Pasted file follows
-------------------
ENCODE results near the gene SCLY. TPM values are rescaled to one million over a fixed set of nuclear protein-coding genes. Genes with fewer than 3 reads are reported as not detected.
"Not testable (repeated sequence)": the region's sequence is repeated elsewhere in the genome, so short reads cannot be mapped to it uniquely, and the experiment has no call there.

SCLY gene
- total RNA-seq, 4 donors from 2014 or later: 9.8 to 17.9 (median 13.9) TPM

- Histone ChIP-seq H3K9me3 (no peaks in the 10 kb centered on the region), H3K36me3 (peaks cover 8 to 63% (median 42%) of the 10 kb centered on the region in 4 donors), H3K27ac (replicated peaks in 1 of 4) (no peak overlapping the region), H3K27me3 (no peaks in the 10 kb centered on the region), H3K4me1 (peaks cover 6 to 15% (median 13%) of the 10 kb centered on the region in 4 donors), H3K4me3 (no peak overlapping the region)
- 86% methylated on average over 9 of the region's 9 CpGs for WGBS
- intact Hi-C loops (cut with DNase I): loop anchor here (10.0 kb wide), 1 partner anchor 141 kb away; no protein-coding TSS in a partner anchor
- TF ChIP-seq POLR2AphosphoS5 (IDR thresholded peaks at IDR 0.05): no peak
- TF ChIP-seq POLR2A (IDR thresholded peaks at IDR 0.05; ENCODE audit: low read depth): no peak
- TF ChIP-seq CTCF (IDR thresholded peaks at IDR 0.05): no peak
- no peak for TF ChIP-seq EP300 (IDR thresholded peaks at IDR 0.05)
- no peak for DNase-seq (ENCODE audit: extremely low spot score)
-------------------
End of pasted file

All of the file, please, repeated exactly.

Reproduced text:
ENCODE results near the gene SCLY. TPM values are rescaled to one million over a fixed set of nuclear protein-coding genes. Genes with fewer than 3 reads are reported as not detected.
"Not testable (repeated sequence)": the region's sequence is repeated elsewhere in the genome, so short reads cannot be mapped to it uniquely, and the experiment has no call there.

SCLY gene
- total RNA-seq, 4 donors from 2014 or later: 9.8 to 17.9 (median 13.9) TPM

- Histone ChIP-seq H3K9me3 (no peaks in the 10 kb centered on the region), H3K36me3 (peaks cover 8 to 63% (median 42%) of the 10 kb centered on the region in 4 donors), H3K27ac (replicated peaks in 1 of 4) (no peak overlapping the region), H3K27me3 (no peaks in the 10 kb centered on the region), H3K4me1 (peaks cover 6 to 15% (median 13%) of the 10 kb centered on the region in 4 donors), H3K4me3 (no peak overlapping the region)
- 86% methylated on average over 9 of the region's 9 CpGs for WGBS
- intact Hi-C loops (cut with DNase I): loop anchor here (10.0 kb wide), 1 partner anchor 141 kb away; no protein-coding TSS in a partner anchor
- TF ChIP-seq POLR2AphosphoS5 (IDR thresholded peaks at IDR 0.05): no peak
- TF ChIP-seq POLR2A (IDR thresholded peaks at IDR 0.05; ENCODE audit: low read depth): no peak
- TF ChIP-seq CTCF (IDR thresholded peaks at IDR 0.05): no peak
- no peak for TF ChIP-seq EP300 (IDR thresholded peaks at IDR 0.05)
- no peak for DNase-seq (ENCODE audit: extremely low spot score)